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Sunday, July 17, 2016

Tools for Watercolor = part 3 of 4

I use an O'Hara palette, upon which the color is a mound on a flat surface.
The reason for this is that sullied color runs off and leaves pure color available on the top of the mound.
A dinner plate or enameled tray has the same advantage. Any palette with color in a depression is mechanically inferior.
Contaminated color becomes a constant problem. Water stays in declivities and when paper is wet you cannot get dry color to put into wet areas. Masterpieces have been painted with color in little holes, but they were made in spite of this handicap.

Eighty percent of my painting is done with a two-inch camel's-hair flat brush and a one-inch red sable flat. In many pictures no other brushes were used. This may be because demonstrating to classes everyday — committed to one hour of drawing and painting, and talking while I paint (students cannot sit still longer) — I find these brushes faster. The large flat brush, however, has the following undeniable virtues:
(1) A ready-made straight edge — most expedient;
(2) it holds more color and covers areas faster;
(3) it is an infinitely better "lifting" tool, because its thousands of hairs at the end, squeezed dry, are "thirstier";
(4) it is the best known antidote for "hemstitching," breadth of effect being aided mechanically;
( 5 ) holding the brush perpendicular to the plane of the paper, with its end touching the paper, gives to small parts the beauty of a "tool mark."

Any calligrapher knows what I mean. In elementary school art exhibitions, the graphic arts are always superior to the paintings, because the dig of a tool in linoleum blocks or the scratch on scratchboard contains the beaut }- of the unmolested mark.
There are fine watercolorists who paint with very few brushes but, confronted with specific problems in specific areas, I prefer having available the one best tool for the solution. What other brush can do certain jobs as well as a number 4 rigger, for instance? Its long hairs hold enough water to complete the stroke of rigging on ships, cables on derricks, or branches in foliage; they also absorb the trembles of a hand and make easy the essence of a rope or cable—its absolutely smooth curve.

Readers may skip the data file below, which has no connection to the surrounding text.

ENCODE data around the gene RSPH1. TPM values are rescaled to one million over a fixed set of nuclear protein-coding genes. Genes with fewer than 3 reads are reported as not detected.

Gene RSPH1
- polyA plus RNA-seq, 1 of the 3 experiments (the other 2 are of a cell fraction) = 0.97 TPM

So, I have a two-inch "silvering brush" of camel's-hair and a rigger as help. I want all the help I can get.
Standard equipment would include red sable round brushes. I have numbers 14, 10, 6, 3, and 2 (the big brushes lose their points), and a one-inch red sable, flat. My students and I find my "Whitney Rotary" brush of value—a doubleended brush. With water in one brush and color in the other, an edge can be treated or softened instantly by a flip of the hand, then back to the color-filled brush; this method is used as opposed to that of a stroke, shaking the brush clean in the water, softening the edge, then picking up more color with the brush. To construct this double-ended brush, join the two brushes where the diameters are equal-a wedge on one and a "V" that fits the wedge in the other-bind with fine thread a little Duco cement, and cover with waterproof adhesive.
Before leaving the subject of brushes, I want to agree with George Ennis who said "one brush only is necessary" (the italics are mine ) . He suggested a number 12 round red sable.

To students who are concerned with costs, I say, "It takes a specific quantity of paint to paint a given picture or get a required effect. The quantity of paint you have in your box has nothing to do with the cost of the picture." In fact, if you have a large palette, you can mix your paint with less waste. As to the phrase
"disciplined palette," the discipline should be in the artist, not the palette. Arranging them from hot to cold, I use vermilion, cadmium orange, cadmium yellow deep, strontium, viridian, phthalo green, Prussian blue, cobalt, ultramarine blue, alizarin crimson.
Those are my brights, kept at the top of my slightly tilted palette, so that the sullied color does not run into them. In a lower row I have Indian red, burnt sienna, yellow ochre, raw umber, burnt umber, Payne's gray and ivory black All these colors are reasonably permanent. With them any color can be obtained. I know their characteristics. I use strontium in preference to cadmium pale because it is more opaque, and yellow ochre instead of raw sienna for the same reason. Sufficiently diluted, they are not obvious between you and the paper, and when in small areas you need a light over, or in, a dark, you have it. Incidentally opacity in small areas does not seriously compromise transparency, in fact, it complements it-keying the large areas and making them look more transparent by contrast.
Indian red, another opaque color, is splendid with Prussian blue for dark grays Ivory black makes the most glorious silvery neutral washes in high key. It is sooty and should not be used for middle or low values. However, if you do use it, flavor it with a color put on top of it.

A flat water can is preferable to a deep one, so that all the color can be rinsed from the brush by banging it against the bottom. It is also a smaller bulge in your bag or tool kit.

The knife is a splendid tool but use it with restraint, especially in first washes where it is apt to have a raw, monotonous aspect. In second washes, the knife mark or mutilation of too pure areas is less dangerous.

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